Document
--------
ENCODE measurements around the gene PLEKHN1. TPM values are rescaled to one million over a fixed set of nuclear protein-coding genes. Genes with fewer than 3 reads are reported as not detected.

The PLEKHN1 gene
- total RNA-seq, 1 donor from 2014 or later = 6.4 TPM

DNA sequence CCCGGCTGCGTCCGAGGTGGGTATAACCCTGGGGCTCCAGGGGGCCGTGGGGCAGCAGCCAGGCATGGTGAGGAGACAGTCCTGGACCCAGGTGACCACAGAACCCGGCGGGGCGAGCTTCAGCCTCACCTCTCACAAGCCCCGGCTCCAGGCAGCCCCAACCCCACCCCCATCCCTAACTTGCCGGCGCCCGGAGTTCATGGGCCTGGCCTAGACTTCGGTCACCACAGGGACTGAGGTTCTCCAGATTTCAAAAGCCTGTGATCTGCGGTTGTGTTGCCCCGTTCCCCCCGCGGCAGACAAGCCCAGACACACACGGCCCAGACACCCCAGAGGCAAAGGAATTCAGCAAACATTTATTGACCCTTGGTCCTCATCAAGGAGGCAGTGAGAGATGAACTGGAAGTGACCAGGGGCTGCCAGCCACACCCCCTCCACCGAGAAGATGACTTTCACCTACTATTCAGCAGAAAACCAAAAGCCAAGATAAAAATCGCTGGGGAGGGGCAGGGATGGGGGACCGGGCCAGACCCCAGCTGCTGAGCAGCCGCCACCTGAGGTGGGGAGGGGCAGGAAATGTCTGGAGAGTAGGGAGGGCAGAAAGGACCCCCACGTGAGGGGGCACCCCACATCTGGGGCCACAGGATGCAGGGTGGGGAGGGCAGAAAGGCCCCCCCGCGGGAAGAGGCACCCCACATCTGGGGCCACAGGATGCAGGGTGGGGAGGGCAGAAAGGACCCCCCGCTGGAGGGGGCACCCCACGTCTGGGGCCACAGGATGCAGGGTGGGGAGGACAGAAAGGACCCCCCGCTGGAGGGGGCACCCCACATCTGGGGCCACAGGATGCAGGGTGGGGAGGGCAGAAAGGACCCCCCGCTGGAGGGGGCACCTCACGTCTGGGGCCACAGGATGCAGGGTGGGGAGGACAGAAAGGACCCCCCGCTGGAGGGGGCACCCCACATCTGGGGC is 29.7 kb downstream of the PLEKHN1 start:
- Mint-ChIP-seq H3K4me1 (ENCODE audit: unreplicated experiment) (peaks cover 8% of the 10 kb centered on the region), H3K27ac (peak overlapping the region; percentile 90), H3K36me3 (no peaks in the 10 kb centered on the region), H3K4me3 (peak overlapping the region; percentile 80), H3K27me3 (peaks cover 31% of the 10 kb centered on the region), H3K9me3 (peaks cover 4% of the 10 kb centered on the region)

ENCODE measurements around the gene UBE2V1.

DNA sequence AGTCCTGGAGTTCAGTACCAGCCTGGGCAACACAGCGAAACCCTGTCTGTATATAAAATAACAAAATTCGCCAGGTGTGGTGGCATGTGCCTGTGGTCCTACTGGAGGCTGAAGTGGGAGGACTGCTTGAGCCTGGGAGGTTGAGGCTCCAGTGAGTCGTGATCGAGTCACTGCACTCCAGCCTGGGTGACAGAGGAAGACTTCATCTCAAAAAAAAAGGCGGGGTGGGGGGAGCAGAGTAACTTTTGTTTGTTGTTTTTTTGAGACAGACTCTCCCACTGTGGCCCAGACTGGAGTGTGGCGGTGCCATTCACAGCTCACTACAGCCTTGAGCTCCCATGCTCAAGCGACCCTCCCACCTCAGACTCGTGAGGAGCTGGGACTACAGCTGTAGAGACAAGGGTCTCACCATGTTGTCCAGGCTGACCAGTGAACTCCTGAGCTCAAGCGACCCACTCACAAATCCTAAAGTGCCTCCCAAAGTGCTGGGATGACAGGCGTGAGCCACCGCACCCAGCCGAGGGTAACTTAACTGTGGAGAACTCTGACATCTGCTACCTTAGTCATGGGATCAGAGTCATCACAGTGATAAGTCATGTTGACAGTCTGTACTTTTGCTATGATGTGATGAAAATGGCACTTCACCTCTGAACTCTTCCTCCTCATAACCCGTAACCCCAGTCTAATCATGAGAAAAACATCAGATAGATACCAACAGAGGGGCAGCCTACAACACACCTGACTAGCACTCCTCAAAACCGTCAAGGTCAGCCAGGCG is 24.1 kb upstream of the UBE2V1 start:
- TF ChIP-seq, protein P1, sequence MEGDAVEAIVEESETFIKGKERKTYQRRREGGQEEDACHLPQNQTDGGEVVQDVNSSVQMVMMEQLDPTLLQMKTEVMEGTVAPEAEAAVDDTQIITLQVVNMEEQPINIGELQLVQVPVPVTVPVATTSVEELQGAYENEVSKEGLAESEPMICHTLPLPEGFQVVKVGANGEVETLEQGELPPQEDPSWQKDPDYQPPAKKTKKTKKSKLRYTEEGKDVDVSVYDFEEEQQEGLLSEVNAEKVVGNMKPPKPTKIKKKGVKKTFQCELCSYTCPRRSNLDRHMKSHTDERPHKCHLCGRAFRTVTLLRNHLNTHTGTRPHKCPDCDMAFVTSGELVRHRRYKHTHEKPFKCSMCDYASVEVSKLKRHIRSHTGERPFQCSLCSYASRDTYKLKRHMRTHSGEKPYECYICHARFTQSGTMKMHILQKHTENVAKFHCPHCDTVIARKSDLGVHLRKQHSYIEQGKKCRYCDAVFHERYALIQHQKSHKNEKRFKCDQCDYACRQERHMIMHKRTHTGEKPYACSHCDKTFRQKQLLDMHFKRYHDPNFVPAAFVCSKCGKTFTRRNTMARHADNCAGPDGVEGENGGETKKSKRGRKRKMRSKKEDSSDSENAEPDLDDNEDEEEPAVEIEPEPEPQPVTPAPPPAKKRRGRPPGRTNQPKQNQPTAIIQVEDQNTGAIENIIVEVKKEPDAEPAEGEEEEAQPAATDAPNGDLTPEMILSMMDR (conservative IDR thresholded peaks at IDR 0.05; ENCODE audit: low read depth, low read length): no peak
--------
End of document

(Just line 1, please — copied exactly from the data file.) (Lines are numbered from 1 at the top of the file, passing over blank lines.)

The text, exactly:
ENCODE measurements around the gene PLEKHN1. TPM values are rescaled to one million over a fixed set of nuclear protein-coding genes. Genes with fewer than 3 reads are reported as not detected.